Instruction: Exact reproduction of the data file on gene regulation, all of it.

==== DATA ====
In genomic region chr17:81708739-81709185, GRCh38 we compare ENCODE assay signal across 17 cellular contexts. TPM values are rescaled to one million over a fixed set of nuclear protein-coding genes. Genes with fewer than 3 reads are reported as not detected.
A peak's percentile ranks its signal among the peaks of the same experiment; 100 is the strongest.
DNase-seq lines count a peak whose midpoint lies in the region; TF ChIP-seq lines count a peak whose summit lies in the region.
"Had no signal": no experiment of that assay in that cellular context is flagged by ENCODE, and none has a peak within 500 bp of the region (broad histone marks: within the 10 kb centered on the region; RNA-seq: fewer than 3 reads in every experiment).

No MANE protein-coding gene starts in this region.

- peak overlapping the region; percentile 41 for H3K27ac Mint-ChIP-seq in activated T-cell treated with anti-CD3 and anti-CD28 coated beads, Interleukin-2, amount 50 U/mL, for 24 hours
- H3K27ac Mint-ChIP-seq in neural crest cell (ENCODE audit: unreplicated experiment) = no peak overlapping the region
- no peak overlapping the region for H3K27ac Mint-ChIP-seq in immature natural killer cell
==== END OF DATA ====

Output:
In genomic region chr17:81708739-81709185, GRCh38 we compare ENCODE assay signal across 17 cellular contexts. TPM values are rescaled to one million over a fixed set of nuclear protein-coding genes. Genes with fewer than 3 reads are reported as not detected.
A peak's percentile ranks its signal among the peaks of the same experiment; 100 is the strongest.
DNase-seq lines count a peak whose midpoint lies in the region; TF ChIP-seq lines count a peak whose summit lies in the region.
"Had no signal": no experiment of that assay in that cellular context is flagged by ENCODE, and none has a peak within 500 bp of the region (broad histone marks: within the 10 kb centered on the region; RNA-seq: fewer than 3 reads in every experiment).

No MANE protein-coding gene starts in this region.

- peak overlapping the region; percentile 41 for H3K27ac Mint-ChIP-seq in activated T-cell treated with anti-CD3 and anti-CD28 coated beads, Interleukin-2, amount 50 U/mL, for 24 hours
- H3K27ac Mint-ChIP-seq in neural crest cell (ENCODE audit: unreplicated experiment) = no peak overlapping the region
- no peak overlapping the region for H3K27ac Mint-ChIP-seq in immature natural killer cell